This month, Pope Benedict XVI released an encyclical letter, Caritas in Veritate, to bring Catholic social teaching up to date on ethical responsibilities. Among the gamut of issues he covered, he talked about the United Nations and the need for reform within it. Calling on the UN to pursue disarmament, food security and environmental conservation, the Pope expressed the need for a true world authority. He said:
"There is a strongly felt need... for a reform of the United Nations Organisation... so that the concept of the family of nations can acquire real teeth."
Many have been caught up by this declaration, construing it to be a call for a single world government. In fact, the Pope clarifies that he promotes "dispersed political authority," and wants development activities to be rooted Christian principles. Yet, his framework for such a global body reflects many noteworthy principles.
"Such an authority would need to... observe consistently the principles of... solidarity, to seek to establish the common good, and to make a commitment to securing authentic integral human development inspired by the values of charity in truth. Furthermore, such an authority would need to be... vested with the effective power to ensure security for all, regard for justice, and respect for rights... Without this, despite the great progress accomplished in various sectors, international law would risk being conditioned by the balance of power among the strongest nations."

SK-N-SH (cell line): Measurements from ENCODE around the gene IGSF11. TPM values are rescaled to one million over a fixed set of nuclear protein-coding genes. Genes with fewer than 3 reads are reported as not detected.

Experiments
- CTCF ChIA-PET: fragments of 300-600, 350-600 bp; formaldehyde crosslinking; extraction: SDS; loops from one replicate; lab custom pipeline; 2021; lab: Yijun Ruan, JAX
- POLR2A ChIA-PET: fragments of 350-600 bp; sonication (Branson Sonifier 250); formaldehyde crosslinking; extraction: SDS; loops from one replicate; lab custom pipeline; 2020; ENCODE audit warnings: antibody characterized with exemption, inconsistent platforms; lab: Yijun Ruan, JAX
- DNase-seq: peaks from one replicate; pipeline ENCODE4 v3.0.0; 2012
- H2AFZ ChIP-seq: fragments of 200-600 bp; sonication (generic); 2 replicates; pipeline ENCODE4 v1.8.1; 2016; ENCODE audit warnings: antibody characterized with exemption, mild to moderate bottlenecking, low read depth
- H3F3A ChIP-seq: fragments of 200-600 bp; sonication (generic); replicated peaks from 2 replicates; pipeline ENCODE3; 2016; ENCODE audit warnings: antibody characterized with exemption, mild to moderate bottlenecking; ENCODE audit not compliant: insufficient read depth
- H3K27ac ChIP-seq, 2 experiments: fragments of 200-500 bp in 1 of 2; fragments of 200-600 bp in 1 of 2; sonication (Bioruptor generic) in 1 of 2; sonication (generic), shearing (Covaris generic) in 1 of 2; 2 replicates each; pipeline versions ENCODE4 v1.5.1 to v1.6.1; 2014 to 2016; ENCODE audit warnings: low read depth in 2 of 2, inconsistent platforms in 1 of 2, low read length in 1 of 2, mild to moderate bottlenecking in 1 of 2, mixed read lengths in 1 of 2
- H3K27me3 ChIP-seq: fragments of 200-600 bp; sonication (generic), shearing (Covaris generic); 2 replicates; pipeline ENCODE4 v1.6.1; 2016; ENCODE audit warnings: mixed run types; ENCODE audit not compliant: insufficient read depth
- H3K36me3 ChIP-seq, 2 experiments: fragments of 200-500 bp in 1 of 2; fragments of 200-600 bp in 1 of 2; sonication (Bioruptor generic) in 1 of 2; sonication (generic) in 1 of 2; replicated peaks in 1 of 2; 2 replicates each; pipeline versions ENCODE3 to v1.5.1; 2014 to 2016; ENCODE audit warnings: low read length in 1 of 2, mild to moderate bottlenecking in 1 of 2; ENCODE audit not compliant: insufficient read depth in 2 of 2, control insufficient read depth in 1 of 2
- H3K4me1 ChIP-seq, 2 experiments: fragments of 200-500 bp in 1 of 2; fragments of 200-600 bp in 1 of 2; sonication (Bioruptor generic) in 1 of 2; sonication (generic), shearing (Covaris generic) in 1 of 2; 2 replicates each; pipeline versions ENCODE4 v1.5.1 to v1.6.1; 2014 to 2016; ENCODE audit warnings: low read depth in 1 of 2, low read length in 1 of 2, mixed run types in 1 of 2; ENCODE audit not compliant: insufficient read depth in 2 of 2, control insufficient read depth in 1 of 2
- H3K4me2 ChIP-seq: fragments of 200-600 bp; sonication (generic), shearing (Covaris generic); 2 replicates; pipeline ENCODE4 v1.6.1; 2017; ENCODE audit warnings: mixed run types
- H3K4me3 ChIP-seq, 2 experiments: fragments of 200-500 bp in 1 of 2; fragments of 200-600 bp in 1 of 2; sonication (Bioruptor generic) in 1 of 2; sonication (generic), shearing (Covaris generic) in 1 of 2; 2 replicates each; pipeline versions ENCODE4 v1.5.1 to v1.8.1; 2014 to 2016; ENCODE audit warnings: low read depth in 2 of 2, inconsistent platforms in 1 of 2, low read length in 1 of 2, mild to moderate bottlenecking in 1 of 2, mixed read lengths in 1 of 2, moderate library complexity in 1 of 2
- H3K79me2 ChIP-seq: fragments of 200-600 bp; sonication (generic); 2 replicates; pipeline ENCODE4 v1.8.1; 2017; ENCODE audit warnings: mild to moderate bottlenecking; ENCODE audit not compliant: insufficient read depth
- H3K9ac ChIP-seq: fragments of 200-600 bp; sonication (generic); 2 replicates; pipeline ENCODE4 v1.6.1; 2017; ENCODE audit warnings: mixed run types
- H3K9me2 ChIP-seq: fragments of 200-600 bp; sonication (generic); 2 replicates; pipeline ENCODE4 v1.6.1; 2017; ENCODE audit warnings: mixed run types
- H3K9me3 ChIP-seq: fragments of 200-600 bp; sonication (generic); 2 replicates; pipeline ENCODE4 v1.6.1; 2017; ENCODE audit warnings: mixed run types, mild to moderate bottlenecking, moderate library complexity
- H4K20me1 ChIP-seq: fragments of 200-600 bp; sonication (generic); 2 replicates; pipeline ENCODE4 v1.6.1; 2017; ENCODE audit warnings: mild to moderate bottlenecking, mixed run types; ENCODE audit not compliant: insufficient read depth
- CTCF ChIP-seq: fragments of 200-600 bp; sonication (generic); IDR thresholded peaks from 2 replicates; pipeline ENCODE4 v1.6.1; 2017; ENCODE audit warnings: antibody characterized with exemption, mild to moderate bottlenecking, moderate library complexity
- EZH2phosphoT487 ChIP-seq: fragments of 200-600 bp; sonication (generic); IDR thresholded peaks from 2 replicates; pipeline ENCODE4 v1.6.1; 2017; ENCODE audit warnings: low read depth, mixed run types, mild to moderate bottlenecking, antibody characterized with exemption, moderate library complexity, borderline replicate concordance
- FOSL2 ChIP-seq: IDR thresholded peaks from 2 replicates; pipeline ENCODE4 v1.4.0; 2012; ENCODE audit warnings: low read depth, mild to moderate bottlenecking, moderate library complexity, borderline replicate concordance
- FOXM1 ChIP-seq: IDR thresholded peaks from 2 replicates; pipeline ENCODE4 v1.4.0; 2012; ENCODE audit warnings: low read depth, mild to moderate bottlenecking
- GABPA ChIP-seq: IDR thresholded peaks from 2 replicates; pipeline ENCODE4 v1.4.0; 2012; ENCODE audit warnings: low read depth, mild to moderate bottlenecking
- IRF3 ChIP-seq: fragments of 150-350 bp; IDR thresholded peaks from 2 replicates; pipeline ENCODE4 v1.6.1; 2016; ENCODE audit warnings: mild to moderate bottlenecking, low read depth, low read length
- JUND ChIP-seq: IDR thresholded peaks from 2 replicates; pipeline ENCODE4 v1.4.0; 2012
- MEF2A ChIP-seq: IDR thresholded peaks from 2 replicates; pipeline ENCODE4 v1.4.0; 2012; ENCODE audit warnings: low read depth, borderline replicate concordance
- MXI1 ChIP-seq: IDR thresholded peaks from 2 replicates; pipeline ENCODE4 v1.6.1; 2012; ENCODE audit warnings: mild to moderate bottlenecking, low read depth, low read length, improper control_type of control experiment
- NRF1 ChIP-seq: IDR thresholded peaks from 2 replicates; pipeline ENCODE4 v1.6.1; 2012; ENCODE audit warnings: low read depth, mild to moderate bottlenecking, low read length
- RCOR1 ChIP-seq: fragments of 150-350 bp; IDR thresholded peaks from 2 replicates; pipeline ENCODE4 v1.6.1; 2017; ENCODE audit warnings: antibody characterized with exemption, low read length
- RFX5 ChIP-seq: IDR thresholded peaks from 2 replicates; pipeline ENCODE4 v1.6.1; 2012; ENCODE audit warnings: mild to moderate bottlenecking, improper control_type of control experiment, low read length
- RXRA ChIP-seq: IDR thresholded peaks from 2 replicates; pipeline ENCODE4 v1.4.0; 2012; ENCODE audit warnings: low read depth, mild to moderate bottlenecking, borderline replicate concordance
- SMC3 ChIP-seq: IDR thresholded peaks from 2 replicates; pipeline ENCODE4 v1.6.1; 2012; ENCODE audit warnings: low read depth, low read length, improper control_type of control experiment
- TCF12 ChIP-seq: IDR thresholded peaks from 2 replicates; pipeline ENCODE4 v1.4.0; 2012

The message to give a voice to the smaller, suppressed people and nations of the world resounds strongly in his letter- a message we would all do good to learn from.